At this point we have two-thirds of our equation. The last part is r or the cost of equity. Cost of Equity is the risk premium that you would need to take on to invest in a company versus a “risk-free” investment like a treasury bond. This premium excludes inflation from affecting the valuation. There are several academic ways to to get cost of equity, but there are also freely available tools that provide this if you google around. My favorite so far is Finbox. When you start to dig deep into their tools they actually have pre-built models like the dividend growth and discounted cash flow with some of their own assumptions. I don’t particularly like their assumptions around growth, but I do like how they calculate cost of equity since it’s less dependent on assumptions and more dependent on the stock’s underlying volatility.

At the time of this writing, Realty Income’s cost of equity is 8.7% according to finbox. This seems appropriate based on the assumption that an individual stock investor would want to earn a significant premium on the cash that they invest over a CD or bond. This would target about an 11-12% nominal return using 3% as the long-term benchmark for risk-free rates.

So now we have our final piece of the equation: r = 8.7%

P = D1 / (r – g)

P = 2.75 / (8.7% – 4%)

P = $58.51

At the time of writing O is trading at $58.85, well-within the margin of error for a valuation. This provides a good deal of confirmation that other investors believe the dividend growth model is a good approximation of value. It doesn’t always work out this way. Some REITs are more growth oriented or have another factor that reduces risk and juices dividend growth rates or changes equity risk premium.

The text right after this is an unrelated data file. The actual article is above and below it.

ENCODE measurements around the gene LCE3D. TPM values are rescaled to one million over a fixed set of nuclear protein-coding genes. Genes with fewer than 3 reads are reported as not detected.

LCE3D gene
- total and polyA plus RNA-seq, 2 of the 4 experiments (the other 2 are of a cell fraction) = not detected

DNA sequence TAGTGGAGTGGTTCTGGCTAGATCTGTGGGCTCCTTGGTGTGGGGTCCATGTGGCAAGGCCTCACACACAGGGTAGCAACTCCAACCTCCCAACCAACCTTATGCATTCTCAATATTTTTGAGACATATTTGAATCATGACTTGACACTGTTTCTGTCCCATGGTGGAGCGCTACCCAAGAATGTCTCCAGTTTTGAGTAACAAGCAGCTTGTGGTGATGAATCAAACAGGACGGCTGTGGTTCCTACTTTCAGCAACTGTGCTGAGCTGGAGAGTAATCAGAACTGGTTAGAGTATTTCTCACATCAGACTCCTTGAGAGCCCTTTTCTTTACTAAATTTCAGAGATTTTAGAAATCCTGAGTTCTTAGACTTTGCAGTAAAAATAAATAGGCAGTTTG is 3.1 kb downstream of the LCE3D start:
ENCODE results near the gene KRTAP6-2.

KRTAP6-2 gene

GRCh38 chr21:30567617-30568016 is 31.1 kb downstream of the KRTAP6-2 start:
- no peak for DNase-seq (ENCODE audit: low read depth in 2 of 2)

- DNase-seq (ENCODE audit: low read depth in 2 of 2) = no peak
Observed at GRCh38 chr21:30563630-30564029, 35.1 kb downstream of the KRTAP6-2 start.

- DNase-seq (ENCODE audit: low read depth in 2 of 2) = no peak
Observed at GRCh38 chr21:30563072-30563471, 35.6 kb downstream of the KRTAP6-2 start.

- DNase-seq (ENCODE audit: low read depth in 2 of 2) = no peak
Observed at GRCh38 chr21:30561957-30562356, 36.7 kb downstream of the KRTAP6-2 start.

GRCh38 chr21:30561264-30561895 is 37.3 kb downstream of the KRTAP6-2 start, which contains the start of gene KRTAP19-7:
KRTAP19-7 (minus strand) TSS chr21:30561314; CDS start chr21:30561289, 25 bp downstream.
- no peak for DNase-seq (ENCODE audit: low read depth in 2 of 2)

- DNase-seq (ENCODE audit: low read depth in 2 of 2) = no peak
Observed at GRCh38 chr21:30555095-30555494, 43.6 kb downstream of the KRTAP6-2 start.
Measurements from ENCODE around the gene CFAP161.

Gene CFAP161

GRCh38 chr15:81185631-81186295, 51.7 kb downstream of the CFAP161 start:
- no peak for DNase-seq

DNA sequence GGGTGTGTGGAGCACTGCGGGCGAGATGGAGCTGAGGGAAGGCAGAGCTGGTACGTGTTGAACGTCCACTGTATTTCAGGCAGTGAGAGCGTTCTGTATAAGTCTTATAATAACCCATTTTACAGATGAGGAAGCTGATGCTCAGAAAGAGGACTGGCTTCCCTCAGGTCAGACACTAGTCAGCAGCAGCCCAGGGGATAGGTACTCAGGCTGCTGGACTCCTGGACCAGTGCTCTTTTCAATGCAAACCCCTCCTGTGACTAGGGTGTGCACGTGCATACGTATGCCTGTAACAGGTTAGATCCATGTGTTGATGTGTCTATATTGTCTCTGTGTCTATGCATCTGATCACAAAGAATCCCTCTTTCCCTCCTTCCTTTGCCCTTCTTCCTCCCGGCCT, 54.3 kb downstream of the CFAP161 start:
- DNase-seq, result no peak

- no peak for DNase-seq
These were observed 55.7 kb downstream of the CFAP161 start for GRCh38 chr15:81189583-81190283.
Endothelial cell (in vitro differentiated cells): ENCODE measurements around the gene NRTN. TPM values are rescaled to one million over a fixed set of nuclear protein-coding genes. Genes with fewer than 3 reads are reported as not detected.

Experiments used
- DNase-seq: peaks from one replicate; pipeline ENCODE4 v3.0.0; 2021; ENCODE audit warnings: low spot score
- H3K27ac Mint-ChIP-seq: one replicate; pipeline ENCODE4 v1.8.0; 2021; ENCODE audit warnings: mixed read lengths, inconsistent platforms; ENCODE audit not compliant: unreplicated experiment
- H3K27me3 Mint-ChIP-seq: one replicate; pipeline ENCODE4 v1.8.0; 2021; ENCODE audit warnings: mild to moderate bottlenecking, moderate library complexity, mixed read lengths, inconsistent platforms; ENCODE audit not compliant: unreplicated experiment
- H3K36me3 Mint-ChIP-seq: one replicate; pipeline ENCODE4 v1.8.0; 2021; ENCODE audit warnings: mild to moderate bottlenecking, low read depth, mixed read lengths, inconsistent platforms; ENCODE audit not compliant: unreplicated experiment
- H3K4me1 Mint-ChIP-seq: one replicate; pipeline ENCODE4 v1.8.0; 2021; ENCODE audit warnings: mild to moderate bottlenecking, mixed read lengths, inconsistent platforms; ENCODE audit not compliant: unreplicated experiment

Additional Thoughts on Realty Income

I would consider Realty Income to be fairly valued at the moment, and worthy of additional fundamental scrutiny as an investment. In fact, it made the short list of potential investments for me earlier in the year before choosing EPR Properties. It is a well run company that is consistent and conservative. As I add more low-risk REITs to my portfolio, Realty Income will likely be included. At the moment though, I have another strategy to invest in somewhat distressed, but still well-managed REITs. This strategy targets slightly higher yields and potential absolute returns.

Gordon Growth Model as a Guideline

I hope this was a good overview on how a simple model like the Dividend Discount / Gordon Growth Model can be a good first step when evaluating REITs as investments. I’ve automated much of this into a web application that I use as a screening first pass when I’m looking for potential investment candidates. This model can be used for dividend growers as well, but there is usually a bit more forecasting risk involved since they are operating companies so there is a little more nuance involved in valuation. I’d love to hear any thoughts on how else you evaluate your investments in the comments!

Finally, be sure to pick up my FREE dividend position tracking spreadsheet. I include a Dividend Growth Model calculator in the spreadsheet to help you value stocks on your own.

Also check out my book Too Much Money for a strategic and tactical approach to dividend investing for current income. These two tools together will help to jumpstart your investing journey!